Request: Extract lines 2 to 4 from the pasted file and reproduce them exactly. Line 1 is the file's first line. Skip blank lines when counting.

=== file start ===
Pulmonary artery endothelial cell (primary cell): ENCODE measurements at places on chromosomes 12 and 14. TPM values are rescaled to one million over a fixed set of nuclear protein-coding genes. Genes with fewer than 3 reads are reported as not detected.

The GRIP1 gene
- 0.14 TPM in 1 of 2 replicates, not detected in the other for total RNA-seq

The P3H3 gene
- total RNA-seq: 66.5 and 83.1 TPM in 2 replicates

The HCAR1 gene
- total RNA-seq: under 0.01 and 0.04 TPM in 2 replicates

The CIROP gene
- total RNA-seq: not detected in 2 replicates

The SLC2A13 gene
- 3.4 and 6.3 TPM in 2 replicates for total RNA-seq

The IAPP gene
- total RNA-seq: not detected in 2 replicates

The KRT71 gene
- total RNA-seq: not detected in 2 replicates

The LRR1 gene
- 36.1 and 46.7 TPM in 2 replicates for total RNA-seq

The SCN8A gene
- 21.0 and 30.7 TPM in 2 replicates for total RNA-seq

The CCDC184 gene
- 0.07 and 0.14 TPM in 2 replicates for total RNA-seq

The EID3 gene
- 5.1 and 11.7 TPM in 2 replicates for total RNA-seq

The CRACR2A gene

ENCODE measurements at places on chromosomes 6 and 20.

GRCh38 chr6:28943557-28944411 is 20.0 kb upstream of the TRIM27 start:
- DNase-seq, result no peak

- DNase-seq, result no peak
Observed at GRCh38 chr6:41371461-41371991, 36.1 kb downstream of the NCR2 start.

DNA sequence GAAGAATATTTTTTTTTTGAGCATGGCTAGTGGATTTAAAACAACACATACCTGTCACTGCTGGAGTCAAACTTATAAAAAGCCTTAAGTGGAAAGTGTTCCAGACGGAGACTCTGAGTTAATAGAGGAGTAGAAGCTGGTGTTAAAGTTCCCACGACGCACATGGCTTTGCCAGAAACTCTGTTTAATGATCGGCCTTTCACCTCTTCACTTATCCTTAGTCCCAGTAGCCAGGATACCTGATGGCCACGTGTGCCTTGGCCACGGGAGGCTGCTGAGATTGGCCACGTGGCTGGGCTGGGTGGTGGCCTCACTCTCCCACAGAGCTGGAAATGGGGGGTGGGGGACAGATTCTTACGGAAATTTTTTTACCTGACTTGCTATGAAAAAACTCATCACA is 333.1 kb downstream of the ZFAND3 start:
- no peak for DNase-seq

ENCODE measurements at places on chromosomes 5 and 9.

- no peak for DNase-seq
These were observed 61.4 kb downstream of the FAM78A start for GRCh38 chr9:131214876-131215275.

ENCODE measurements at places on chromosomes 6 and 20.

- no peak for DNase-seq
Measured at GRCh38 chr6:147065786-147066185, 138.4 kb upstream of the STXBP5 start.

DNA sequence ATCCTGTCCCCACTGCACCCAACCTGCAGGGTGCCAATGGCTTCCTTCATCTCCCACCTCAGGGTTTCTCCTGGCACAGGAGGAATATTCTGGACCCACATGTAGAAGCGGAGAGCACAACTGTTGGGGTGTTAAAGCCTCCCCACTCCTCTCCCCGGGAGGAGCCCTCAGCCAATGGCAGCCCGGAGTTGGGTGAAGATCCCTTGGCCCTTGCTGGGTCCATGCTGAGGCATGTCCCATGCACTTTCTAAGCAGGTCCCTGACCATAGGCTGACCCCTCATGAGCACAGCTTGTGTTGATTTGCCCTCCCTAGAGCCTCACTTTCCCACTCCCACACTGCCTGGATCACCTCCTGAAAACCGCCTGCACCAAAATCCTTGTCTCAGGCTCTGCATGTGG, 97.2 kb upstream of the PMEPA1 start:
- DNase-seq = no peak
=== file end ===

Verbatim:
The GRIP1 gene
- 0.14 TPM in 1 of 2 replicates, not detected in the other for total RNA-seq

The P3H3 gene